They say “it’s always darkest before dawn,” and things can’t get any darker for Avigilon Corp. (TSX:AVO). The Vancouver-based video surveillance equipment designer/manufacturer was once the tech darling of the TSX, soaring over 875% between 2012 and 2014 as investors flocked to its tremendous sales growth and innovative line up of products.
However, just as quickly as it rose, the stock returned all of its gains as members of the c-suite began to exit the company, margins contracted, competition in the security space heated up, and–worst of all–its much-lauded growth began to falter. Now, following a Q2 2016 earnings report that was as ugly as it gets, the stock is trading at a level not seen since 2012. For those looking to pick up growth at a very reasonable price, Avigilon becomes quite hard to ignore.
Vision versus reality
Avigilon shareholders are currently stuck between CEO ambition and market expectations. On one hand, CEO Alex Fernandes has made sacrosanct his vision of Avigilon reaching an annual run-rate revenue of $500 million by the end of 2016. On the other hand, much to the chagrin of the market, this goal comes at the expense of contracting gross and EBITDA margins and aggressive capital expenditures.
That being said, Fernades’s tunnel vision has largely come to fruition. Avigilon has increased its quarterly revenues on a year-over-year basis for 34 consecutive quarters, while annual revenue has grown 84% on a compounded annual rate between 2008 and 2015 from $5.2 million to $369.4 million.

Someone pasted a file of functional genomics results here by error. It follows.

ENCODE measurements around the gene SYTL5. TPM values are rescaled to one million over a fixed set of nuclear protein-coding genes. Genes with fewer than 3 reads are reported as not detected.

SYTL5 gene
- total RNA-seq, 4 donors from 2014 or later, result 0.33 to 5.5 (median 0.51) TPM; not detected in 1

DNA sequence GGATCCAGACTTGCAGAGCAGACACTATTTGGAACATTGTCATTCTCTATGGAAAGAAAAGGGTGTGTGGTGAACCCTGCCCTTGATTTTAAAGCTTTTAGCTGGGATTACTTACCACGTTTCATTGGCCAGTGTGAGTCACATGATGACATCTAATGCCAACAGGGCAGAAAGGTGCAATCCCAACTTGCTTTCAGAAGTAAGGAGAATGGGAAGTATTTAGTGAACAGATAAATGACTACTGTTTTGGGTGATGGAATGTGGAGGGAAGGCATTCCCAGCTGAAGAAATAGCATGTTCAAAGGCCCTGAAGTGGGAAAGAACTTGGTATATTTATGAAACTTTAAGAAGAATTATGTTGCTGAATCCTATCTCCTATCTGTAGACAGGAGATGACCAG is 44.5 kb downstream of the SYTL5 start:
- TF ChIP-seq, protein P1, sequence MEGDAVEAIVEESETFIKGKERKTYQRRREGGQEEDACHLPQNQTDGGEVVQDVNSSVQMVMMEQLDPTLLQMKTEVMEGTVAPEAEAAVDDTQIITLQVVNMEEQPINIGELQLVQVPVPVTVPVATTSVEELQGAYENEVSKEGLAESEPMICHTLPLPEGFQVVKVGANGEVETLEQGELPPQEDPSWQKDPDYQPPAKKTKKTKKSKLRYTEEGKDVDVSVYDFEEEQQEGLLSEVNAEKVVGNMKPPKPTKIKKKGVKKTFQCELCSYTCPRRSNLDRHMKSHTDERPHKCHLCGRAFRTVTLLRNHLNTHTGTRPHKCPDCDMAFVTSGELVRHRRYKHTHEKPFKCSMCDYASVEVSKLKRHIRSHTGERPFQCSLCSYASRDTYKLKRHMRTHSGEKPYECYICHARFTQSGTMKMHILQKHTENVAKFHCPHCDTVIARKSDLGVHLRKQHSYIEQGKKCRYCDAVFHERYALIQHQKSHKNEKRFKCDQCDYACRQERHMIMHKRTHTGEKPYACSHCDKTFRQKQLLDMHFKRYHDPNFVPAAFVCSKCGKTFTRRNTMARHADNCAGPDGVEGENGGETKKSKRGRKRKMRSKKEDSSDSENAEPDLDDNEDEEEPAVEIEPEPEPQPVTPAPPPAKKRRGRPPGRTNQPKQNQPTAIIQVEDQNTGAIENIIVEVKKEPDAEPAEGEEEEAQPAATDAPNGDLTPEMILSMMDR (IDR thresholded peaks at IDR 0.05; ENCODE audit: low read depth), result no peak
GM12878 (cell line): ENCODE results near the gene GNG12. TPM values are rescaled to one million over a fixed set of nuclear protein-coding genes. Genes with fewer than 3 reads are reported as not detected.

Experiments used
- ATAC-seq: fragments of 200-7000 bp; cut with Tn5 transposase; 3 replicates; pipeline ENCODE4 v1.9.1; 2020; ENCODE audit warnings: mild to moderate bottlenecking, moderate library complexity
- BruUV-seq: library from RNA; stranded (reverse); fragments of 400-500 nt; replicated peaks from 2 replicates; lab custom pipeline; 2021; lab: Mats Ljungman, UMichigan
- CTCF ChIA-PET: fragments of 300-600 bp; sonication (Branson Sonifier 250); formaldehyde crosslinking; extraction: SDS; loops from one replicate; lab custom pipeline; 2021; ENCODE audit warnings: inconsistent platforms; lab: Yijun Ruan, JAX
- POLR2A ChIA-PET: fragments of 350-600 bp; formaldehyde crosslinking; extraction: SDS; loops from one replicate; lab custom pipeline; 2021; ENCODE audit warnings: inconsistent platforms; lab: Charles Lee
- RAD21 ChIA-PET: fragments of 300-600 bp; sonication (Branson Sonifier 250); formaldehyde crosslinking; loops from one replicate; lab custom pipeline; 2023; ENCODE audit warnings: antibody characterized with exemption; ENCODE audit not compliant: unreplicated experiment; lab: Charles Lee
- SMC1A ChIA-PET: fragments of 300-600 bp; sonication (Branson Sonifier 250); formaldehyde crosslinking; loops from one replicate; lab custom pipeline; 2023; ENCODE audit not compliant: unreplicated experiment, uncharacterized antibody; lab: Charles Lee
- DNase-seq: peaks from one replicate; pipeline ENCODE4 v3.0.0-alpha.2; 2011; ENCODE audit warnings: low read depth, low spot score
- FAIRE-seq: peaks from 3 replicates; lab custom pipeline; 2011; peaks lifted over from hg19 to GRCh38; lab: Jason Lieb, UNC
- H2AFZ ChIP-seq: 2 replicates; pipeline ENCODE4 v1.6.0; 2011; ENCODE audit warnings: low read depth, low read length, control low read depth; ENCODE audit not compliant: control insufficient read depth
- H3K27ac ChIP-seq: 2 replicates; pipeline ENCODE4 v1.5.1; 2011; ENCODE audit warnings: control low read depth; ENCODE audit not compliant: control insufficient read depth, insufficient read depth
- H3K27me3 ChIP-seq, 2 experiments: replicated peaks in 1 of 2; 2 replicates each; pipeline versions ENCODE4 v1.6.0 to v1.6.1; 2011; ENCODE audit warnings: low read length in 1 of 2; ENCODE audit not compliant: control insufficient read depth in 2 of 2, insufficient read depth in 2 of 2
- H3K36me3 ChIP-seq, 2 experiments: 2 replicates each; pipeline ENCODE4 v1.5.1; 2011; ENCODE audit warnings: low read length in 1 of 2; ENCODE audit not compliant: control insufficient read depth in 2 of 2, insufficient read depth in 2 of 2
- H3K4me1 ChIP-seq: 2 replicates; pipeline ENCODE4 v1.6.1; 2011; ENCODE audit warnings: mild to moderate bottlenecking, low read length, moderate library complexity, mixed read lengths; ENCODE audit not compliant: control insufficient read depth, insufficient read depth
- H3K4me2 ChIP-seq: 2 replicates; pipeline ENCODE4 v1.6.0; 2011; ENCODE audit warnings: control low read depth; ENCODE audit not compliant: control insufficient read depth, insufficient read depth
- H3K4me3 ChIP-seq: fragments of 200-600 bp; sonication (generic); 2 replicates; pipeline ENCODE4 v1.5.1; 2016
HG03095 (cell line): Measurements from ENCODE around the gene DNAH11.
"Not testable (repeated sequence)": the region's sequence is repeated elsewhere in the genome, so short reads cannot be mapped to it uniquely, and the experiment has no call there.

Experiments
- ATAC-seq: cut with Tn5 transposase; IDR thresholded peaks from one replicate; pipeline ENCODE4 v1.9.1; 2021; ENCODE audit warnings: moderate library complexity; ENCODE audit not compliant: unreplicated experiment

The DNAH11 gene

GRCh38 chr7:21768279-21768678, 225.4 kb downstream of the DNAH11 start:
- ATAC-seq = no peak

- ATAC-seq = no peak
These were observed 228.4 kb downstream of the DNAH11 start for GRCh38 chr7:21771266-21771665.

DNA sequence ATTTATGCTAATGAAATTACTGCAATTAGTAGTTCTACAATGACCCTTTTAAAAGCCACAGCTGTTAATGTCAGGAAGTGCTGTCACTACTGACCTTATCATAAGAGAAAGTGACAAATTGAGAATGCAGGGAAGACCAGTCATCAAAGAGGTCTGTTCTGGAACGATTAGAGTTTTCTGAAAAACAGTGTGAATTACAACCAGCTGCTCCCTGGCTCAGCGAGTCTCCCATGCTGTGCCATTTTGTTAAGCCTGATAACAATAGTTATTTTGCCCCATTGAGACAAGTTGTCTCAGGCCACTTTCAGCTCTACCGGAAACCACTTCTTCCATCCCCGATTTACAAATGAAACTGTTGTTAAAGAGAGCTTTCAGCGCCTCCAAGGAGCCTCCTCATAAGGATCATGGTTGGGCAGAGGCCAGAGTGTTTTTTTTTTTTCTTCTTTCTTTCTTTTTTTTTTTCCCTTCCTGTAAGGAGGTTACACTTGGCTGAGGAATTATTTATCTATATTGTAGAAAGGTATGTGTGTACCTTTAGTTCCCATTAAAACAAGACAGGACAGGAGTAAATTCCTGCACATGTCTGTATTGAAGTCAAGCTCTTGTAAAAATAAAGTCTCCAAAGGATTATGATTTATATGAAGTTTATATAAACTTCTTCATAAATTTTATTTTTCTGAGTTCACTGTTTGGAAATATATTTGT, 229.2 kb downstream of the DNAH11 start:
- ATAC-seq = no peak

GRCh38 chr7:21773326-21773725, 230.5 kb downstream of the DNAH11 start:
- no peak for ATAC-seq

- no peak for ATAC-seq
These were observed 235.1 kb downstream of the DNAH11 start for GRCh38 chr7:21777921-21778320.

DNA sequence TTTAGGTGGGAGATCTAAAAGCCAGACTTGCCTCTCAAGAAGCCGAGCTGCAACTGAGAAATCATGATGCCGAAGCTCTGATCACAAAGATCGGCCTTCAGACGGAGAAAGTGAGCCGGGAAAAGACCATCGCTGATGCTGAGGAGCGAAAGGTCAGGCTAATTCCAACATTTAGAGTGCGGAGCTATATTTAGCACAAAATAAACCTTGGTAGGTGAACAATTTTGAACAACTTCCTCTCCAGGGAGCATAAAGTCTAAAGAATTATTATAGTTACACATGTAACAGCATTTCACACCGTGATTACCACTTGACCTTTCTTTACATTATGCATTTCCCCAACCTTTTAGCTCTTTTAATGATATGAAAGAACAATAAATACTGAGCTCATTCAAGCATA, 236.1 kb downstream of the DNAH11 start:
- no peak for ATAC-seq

However, the margin issue came back to haunt Avigilon with the Q2 report highlighting a 50% gross margin (versus 57% in Q1) stemming from higher than expected operating expenses and price cuts to the H3 camera line.
Sell-off presents a buying opportunity
The disappointing Q2 numbers have led Avigilon to trade at a heavy discount to its peers. Currently, the stock is valued at just 9.7 times FY 2016 EBITDA and 1.1 times 2016 sales (Thomson Reuters estimates) versus sector averages of 18.7 times EBITDA and two times sales for the surveillance vendors, and 8.7 times EBITDA and 1.5 times sales for the Canadian hardware names (Bank of Nova Scotia Equity Research).
This discounted valuation is expected to last into second half of 2016, as margin contractions continue to prevail in the face of product discounts, fixed costs related to its new U.S. manufacturing facility and increasing workforce. In the interim, however, Avigilon’s appetite for PP&E should be largely satiated as the $42 million purchase of the Vancouver office complex and the completion of its U.S. manufacturing facility are in the rear-view mirror with the boost to cash flow put towards paying down its debt load.
Finally, at these valuations, Avigilon could very well be the target of an acquisition, especially as mergers and acquisitions in the surveillance space have started to heat up. Based on precedence transactions in in the sector, such as the takeout of Axis AB by Canon, we can expect a suitor to pay three to four times projected FY 2016 sales for Avigilon, which works out to about $25 per share–a nice premium to the September 8 closing price of $8.93.